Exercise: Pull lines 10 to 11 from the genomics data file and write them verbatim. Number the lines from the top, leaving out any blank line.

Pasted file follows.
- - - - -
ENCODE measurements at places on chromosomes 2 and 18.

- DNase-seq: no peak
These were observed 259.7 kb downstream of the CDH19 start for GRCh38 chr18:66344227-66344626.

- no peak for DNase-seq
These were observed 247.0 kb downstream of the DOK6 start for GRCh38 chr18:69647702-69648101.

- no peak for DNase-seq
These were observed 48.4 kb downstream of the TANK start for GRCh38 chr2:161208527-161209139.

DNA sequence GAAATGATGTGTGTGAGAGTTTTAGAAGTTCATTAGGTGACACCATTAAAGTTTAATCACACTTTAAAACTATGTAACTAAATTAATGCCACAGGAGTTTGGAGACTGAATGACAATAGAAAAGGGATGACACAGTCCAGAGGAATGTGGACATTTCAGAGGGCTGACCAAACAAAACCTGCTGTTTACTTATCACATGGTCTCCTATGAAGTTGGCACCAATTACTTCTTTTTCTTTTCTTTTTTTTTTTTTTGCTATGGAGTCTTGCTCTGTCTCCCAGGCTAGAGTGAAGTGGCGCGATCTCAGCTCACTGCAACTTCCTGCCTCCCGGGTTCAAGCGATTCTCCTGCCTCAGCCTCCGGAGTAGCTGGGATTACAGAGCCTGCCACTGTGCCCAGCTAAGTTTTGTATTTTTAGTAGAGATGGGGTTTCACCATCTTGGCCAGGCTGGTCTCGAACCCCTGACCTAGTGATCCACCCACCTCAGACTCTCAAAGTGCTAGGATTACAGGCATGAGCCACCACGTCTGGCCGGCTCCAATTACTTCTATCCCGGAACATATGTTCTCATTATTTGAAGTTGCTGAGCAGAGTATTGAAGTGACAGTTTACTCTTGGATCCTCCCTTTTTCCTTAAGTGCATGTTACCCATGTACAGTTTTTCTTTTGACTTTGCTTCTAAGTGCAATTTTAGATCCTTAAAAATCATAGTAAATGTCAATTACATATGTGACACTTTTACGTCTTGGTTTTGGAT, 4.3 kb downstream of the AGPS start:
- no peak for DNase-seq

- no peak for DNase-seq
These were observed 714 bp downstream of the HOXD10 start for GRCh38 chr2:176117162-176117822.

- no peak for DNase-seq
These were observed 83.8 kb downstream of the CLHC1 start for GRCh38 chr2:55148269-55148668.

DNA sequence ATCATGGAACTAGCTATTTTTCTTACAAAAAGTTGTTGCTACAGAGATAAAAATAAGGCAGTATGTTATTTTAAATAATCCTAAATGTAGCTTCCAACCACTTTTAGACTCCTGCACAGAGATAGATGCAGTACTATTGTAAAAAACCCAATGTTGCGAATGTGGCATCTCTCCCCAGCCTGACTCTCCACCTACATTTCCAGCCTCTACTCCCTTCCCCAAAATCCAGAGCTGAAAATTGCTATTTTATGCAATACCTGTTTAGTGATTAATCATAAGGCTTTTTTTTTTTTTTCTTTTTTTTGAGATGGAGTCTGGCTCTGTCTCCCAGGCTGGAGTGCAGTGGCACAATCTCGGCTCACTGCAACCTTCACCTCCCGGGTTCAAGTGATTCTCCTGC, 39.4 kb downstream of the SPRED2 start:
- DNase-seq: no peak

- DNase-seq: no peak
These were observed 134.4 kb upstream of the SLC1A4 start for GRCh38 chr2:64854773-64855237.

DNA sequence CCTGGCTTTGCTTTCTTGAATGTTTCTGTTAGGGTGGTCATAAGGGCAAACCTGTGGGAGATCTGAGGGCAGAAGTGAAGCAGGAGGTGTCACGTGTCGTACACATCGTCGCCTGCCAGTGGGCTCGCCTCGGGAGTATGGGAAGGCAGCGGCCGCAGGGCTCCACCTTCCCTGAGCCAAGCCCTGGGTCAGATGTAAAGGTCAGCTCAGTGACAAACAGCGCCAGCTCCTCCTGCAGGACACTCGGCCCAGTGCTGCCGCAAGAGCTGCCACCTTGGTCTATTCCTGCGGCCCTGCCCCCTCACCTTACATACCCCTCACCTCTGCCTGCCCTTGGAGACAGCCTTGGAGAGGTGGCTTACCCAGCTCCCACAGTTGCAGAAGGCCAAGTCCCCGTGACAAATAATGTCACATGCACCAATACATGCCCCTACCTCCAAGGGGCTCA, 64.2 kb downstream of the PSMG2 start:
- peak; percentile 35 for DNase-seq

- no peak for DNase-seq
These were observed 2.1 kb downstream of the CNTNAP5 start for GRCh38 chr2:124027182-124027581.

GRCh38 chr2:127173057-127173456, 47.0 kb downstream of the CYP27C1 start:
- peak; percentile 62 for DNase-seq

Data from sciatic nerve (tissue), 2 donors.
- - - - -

- no peak for DNase-seq
These were observed 714 bp downstream of the HOXD10 start for GRCh38 chr2:176117162-176117822.